Tahu Potiki, a former Ngai Tahu chief executive and now chair of the Otakou Runaka, says the former Bell Gully lawyer represented the tribe in treaty litigation for the decade before he entered Parliament.

He says Mr Finlayson was more than a hired gun.

“Chris has really committed himself and his thinking to the bigger strategic issues on behalf of Ngai Tahu, and in doing so has been very effective in influencing the thinking of the leadership in Ngai Tahu and there’s been late night support for people like myself and of course Sir Tipene and Mark Solomon and others that have to address those big issues that iwi have to face now around the Treaty of Waitangi and treaty litigation,” Mr Potiki says.

He says it's inevitable it will take a new government 18 months or so to come up to speed.


The Maori Land Court has refused an injunction which would have stopped the Central North Island forestry settlement.

But it has agreed to investigate whether Ngai Moewhare ki Ngati Manawa has title to a large proportion of the Kaingaroa number one block, which is a key part of the proposed settlement.

Applicant Maanu Paul says it's a major win for his hapu, which has tried for years to be heard before the Waitangi tribunal.

“We had our evidence submitted to the tribunal back in 1994, and we wanted it put into the CNI hearings, they wouldn’t hear us there, they chucked us over the Urewera hearings. That hasn’t made a report. That hasn’t heard us. We went to the tribunal to try and be heard for our resumption orders. They refused to hear us on the grounds that we had run out of time,” Mr Paul says.

The case under section 131 of Te Ture Whenua Maori land Act should be heard before the Treelord settlement legislation goes through parliament.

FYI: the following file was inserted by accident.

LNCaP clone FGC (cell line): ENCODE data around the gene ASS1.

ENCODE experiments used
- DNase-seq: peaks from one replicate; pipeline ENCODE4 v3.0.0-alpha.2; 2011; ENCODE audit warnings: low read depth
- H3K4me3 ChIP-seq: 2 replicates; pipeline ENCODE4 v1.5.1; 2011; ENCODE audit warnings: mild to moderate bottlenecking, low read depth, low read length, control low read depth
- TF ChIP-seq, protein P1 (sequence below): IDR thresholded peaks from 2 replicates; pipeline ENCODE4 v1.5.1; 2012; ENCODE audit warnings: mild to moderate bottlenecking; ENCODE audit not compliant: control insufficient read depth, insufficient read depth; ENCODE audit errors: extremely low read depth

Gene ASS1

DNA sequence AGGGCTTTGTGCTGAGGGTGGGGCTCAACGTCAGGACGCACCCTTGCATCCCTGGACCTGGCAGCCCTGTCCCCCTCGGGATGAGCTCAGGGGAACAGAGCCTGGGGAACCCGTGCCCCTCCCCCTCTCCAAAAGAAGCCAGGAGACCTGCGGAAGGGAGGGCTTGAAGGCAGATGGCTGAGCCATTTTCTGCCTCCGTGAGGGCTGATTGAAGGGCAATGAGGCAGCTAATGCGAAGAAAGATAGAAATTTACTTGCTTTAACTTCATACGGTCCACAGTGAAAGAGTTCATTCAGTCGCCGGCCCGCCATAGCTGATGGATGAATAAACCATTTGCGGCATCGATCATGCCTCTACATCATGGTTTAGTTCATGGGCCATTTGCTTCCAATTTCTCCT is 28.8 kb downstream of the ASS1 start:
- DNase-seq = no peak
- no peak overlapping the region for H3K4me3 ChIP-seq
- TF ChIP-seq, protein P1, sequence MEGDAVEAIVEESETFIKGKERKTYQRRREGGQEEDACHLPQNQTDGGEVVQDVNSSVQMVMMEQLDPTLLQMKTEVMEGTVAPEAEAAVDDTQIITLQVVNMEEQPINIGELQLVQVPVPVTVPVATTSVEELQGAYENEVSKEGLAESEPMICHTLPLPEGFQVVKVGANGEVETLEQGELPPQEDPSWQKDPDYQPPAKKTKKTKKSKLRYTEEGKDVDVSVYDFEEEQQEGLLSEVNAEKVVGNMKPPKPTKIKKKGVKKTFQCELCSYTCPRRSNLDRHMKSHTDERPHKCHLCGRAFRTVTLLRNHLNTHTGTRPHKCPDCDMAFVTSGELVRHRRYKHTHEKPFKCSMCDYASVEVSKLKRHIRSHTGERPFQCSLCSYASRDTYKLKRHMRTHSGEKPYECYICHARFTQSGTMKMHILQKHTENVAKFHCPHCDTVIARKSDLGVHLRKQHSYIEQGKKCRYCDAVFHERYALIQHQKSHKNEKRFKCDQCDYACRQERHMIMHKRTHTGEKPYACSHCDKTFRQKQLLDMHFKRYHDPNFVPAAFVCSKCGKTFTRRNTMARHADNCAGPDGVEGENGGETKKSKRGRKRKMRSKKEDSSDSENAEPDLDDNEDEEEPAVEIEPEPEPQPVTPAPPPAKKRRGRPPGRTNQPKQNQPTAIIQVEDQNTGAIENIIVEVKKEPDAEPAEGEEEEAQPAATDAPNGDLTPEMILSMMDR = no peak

A water safety educator believes a revival of tikanga may be the way to reduce drownings in Taitokerau.

Brian Harris from the Northland District Health Board says too many locals are getting into trouble on the coast, particularly middle aged Maori men with a lifetime of diving and fishing.

He says kuia and koroua say the respect for tangaroa shown in the past is missing.

“For many of those older people, they spoke in terms of their uncles or aunties telling them where the limits were where the boundaries were, things that were tapu at times, sometimes where a taniwha might be, and some of what we would call today some of the checklists for good water safety practice.
Mr Harris and.

With his colleague, Taane Thomas, he has developed a water safety checklist using traditional Maori knowledge.


Waka ama is being hailed as a successful public health story.

Clayton Wikaira, a health educator for the Northland District Council, told the Public Health Association's conference in Waitangi that the sport has grown in the region from one outrigger canoe in one community eight years ago to 14 teams around Taitokerau.

Paddlers regularly compete at international level, and it's something the whole family can do together.

Mr Wikaira says once Maori communities are hooked on waka ama, they are more receptive to other health messages about smoke-free lifestyles and healthy eating.


A Tamaki iwi says the Ministry of Fisheries is finally listening to its plea to protect a dwindling cockle population.

The ministry has called for public submissions on a rahui at Maraeai, on Auckland's southeast edge.

Laurie Beamish from Umupuia Marae says Ngai Tai Umupuia Te Waka Totara Trust has been pushing for a two year harvesting ban.

He says cockle numbers have dropped 90 percent over the past decade, and the current 50 shellfish a day limit is impossible to enforce.

“The only practical step at the moment is to put a rahuio on the beach for a two year period, monitor the population and reassess it. I believe a couple of year and then a rollover of a couple of years to rebuild the population of tuangi, the cockle,” Mr Beamish says.